🎧 On Animals by Susan Orlean @SusanOrlean @SimonAudio

Posted December 31, 2021 by Melanie in Book Review / 14 Comments

🎧  On Animals by Susan Orlean @SusanOrlean @SimonAudioOn Animals by Susan Orlean
Narrator: Susan Orlean
Published by Simon & Schuster Audio on October 12, 2021
Genres: Non Fiction
Pages: 256
Length: 10 hours
Format: Audiobook
Source: Purchased
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Susan Orlean—the beloved New Yorker staff writer hailed as “a national treasure” by The Washington Post and the author of the New York Times bestseller The Library Book—gathers a lifetime of musings, meditations, and in-depth profiles about animals.

“How we interact with animals has preoccupied philosophers, poets, and naturalists for ages,” writes Susan Orlean. Since the age of six, when Orlean wrote and illustrated a book called Herbert the Near-Sighted Pigeon, she’s been drawn to stories about how we live with animals, and how they abide by us. Now, in On Animals, she examines animal-human relationships through the compelling tales she has written over the course of her celebrated career.

These stories consider a range of creatures—the household pets we dote on, the animals we raise to end up as meat on our plates, the creatures who could eat us for dinner, the various tamed and untamed animals we share our planet with who are central to human life. In her own backyard, Orlean discovers the delights of keeping chickens. In a different backyard, in New Jersey, she meets a woman who has twenty-three pet tigers—something none of her neighbors knew about until one of the tigers escapes. In Iceland, the world’s most famous whale resists the efforts to set him free; in Morocco, the world’s hardest-working donkeys find respite at a special clinic. We meet a show dog and a lost dog and a pigeon who knows exactly how to get home.

Equal parts delightful and profound, enriched by Orlean’s stylish prose and precise research, these stories celebrate the meaningful cross-species connections that grace our collective existence.

I learned about this book while listening to a podcast I really love, Factually! with Adam Conover (from Adam Ruins Everything). I remember listening to how she found these different stories and I thought it sounded really interesting. I decided to give it a try and I’m really glad I did.

On Animals is a collection of short stories, some of which I believe were previously published in magazines. Because of this, there is some randomness to the stories. We go from talking about the life of a homing pigeon (did you know you can never move the bird, because it will always go home? You would have to retire it and build an aviary where the birds can never fly openly again). Then there is also a story about oxen in Cuba and how they fell out of favor when Russia provided a ton of tractors and oil to the island country. But when the oil wasn’t flowing as freely, the few people who still knew how to train oxen were at a premium.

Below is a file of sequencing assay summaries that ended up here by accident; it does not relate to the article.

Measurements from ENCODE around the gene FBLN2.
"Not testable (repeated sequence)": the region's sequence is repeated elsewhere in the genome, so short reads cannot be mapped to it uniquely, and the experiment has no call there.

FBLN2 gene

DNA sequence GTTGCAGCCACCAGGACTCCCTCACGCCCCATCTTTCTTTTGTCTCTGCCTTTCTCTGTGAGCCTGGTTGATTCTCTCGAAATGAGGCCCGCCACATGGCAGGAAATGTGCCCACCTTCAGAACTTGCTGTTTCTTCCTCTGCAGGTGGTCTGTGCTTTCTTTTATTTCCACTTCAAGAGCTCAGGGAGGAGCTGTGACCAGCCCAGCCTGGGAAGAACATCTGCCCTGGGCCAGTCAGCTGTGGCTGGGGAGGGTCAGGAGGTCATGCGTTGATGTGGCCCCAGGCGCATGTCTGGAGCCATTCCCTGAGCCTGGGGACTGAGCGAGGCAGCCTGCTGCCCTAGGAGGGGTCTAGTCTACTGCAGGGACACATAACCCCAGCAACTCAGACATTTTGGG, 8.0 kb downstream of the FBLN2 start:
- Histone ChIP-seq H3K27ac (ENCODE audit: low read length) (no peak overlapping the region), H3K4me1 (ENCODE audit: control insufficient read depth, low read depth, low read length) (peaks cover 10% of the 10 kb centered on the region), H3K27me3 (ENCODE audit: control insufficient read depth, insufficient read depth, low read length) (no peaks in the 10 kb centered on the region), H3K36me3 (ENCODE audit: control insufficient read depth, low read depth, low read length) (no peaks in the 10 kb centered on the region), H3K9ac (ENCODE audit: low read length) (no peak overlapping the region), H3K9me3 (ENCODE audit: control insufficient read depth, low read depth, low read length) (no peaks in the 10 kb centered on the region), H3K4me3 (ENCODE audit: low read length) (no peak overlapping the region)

She has a chapter on Keiko, the whale from Free Willy. Another on the Tiger Lady of New Jersey (this one reminded me a lot of a story from my area of Ohio, where the owner turned all of his animals loose, then killed himself. Check out the great podcast about it, looking back 10 years later). Another is where she spends time with a champion show dog named Biff.

There are a large number of stories, all animal related. Not all the stories have a happy ending (see Keiko). I found the story on taxidermy to be very interesting (mostly because I knew nothing about the profession, but knew it existed and isn’t at all liked by most animal lovers. This gives you a new perspective on the practice). The story about the Lion Whisperer is another that tells about the tourist trade and its effects on the animals of South Africa.

I found every story interesting, some more than others. I think I learned something in every story. It makes me want to look into her other New York Times best selling books. I think The Library Book is next on my list, though the reviews of The Orchid Thief make it really intriguing as well.

Narration:

The narration is performed by the author. Being a non-fiction book, it doesn’t have the voices and tone required of fiction books. I thought her reading was adequate. I would listen to her read her other books (though I haven’t checked to see if she performs those books as well).

Listen to a clip:

About Susan Orlean

Author: Susan Orlean

I’m the product of a happy and uneventful childhood in the suburbs of Cleveland, followed by a happy and pretty eventful four years as a student at University of Michigan. From there, I wandered to the West Coast, landing in Portland, Oregon, where I managed (somehow) to get a job as a writer. This had been my dream, of course, but I had no experience and no credentials. What I did have, in spades, was an abiding passion for storytelling and sentence-making. I fell in love with the experience of writing, and I’ve never stopped. From Portland, I moved to Boston, where I wrote for the Phoenix and the Globe, and then to New York, where I began writing for magazines, and, in 1987, published my first piece in The New Yorker. I’ve been a staff writer there since 1992.

Photo credit: Corey Hendrickson

Rating Breakdown
Plot
One StarOne StarOne StarOne Star
Writing
One StarOne StarOne StarOne Star
Narration (Audio)
One StarOne StarOne StarOne Star
Overall: One StarOne StarOne StarOne Star
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Posted December 31, 2021 by Melanie in Book Review / 14 Comments


14 responses to “🎧 On Animals by Susan Orlean

    • I never would’ve picked this up it if weren’t for that podcast. And even then, it was a bit of a fluke that I grabbed it. I was wanting something different and decided to try something new. I might need to try more books from guests on this podcast.

      Melanie recently posted: The Ippos King by Grace Draven